JANUARY 27 2012 00:25h
Medical sensor is powered by music
Researchers at Purdue University say the miniature medical sensor is powered by acoustic waves, including those found in music such as rap, blues, jazz and rock.
The sensor contains a vibrating cantilever, a thin beam attached at one end like a miniature diving board. Music within a certain range of frequencies, from 200-500 hertz, causes the cantilever to vibrate, generating electricity and storing a charge in a capacitor, Purdue engineering professor Babak Ziaie said in a university release Thursday.
"The music reaches the correct frequency only at certain times, for example, when there is a strong bass component," he said. "The acoustic energy from the music can pass through body tissue, causing the cantilever to vibrate."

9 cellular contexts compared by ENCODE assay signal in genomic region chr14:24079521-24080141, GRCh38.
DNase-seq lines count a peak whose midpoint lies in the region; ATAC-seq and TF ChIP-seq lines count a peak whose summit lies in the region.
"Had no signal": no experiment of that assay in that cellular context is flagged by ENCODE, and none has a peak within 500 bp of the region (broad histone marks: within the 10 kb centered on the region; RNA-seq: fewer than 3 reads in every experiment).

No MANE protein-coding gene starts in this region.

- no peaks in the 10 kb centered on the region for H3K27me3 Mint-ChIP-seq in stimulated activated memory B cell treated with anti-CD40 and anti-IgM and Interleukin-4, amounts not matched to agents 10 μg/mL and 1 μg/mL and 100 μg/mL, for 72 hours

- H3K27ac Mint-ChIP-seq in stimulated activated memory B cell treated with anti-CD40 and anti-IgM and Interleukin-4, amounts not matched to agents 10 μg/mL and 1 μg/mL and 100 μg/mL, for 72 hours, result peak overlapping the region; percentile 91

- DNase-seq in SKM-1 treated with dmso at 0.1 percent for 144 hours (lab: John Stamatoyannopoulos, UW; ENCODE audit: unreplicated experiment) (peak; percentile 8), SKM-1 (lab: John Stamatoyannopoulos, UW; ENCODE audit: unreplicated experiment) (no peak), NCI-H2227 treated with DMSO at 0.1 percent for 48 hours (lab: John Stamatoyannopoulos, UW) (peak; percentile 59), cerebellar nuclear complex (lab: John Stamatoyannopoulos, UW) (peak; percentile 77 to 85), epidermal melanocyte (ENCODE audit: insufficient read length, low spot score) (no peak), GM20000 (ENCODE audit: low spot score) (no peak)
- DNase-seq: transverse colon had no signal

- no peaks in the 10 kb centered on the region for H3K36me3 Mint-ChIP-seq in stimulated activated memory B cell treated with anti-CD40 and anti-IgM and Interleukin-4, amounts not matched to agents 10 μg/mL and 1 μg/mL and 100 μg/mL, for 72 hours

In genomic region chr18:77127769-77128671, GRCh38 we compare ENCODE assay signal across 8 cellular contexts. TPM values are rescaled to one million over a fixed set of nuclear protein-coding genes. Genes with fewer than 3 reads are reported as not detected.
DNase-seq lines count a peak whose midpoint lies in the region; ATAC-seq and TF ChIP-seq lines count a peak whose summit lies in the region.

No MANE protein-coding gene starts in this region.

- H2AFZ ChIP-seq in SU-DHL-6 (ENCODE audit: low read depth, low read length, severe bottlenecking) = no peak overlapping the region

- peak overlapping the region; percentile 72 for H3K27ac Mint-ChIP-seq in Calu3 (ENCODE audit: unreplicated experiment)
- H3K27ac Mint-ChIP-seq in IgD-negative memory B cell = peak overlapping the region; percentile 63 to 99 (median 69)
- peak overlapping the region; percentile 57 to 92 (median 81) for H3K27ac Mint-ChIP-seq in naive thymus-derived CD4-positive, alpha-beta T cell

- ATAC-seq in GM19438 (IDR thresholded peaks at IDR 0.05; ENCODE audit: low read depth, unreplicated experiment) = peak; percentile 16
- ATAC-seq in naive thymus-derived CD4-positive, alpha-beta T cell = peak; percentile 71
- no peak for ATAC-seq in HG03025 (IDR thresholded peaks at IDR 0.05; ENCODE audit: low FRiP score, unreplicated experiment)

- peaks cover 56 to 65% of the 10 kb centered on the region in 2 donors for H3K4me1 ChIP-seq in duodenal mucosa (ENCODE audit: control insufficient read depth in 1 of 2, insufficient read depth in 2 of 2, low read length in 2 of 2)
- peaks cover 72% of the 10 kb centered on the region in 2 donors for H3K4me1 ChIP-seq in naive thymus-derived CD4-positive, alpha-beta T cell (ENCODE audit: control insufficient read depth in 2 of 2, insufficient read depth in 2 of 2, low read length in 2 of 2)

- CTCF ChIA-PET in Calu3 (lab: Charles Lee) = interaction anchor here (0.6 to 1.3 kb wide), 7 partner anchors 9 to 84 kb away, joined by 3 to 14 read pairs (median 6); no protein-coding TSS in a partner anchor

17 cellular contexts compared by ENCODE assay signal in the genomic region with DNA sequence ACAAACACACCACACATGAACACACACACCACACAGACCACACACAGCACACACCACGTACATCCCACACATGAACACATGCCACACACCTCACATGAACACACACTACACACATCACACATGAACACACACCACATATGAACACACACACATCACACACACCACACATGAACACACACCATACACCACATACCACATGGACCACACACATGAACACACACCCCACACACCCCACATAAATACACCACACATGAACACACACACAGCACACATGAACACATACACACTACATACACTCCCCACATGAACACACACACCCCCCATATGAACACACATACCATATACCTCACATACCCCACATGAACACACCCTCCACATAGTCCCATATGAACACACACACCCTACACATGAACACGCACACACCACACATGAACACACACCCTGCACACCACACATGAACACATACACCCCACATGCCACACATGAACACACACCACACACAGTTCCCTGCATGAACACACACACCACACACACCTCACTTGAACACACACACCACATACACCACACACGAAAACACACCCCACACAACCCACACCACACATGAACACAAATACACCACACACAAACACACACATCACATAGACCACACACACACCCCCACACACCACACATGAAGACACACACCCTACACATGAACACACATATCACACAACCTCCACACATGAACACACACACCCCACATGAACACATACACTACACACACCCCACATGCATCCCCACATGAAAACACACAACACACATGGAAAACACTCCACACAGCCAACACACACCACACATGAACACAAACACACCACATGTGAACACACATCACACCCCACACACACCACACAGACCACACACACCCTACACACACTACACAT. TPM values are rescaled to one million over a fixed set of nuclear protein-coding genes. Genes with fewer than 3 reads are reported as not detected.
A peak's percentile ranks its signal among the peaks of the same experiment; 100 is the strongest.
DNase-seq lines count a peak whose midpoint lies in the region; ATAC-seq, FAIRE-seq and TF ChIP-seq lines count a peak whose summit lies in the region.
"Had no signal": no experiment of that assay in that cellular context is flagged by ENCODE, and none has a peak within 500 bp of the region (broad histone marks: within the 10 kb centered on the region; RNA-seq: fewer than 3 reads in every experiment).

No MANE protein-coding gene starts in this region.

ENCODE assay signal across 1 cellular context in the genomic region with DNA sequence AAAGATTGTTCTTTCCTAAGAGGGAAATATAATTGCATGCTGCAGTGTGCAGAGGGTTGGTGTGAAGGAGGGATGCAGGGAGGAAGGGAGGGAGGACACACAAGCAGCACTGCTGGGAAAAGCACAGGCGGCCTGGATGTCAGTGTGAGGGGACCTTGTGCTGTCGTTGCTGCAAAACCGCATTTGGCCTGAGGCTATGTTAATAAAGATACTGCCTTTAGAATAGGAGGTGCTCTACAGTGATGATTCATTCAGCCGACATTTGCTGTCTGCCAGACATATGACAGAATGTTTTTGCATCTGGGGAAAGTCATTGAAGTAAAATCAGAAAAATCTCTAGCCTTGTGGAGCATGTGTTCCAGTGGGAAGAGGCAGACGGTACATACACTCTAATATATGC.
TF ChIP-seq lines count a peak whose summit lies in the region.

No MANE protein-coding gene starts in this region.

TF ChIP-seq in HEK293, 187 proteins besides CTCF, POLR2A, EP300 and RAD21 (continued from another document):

When the music stops or the frequency falls outside of the proper range, the cantilever stops vibrating, automatically sending the electrical charge to the sensor, which takes a pressure reading and transmits data as radio signals.
"You would only need to do this for a couple of minutes every hour or so to monitor either blood pressure or pressure of urine in the bladder," Ziaie said. "It doesn't take long to do the measurement."
Playing simple tones within a certain frequency range also can be used.
"But a plain tone is a very annoying sound," Ziaie said. "We thought it would be novel and also more aesthetically pleasing to use music."
"Rap is the best because it contains a lot of low frequency sound, notably the bass," Ziaie said.
WEST LAFAYETTE, Ind., Jan. 26 (UPI) -- A new type of implantable medical sensor can be powered by external sounds like music -- and rap music works best, its U.S. inventors say.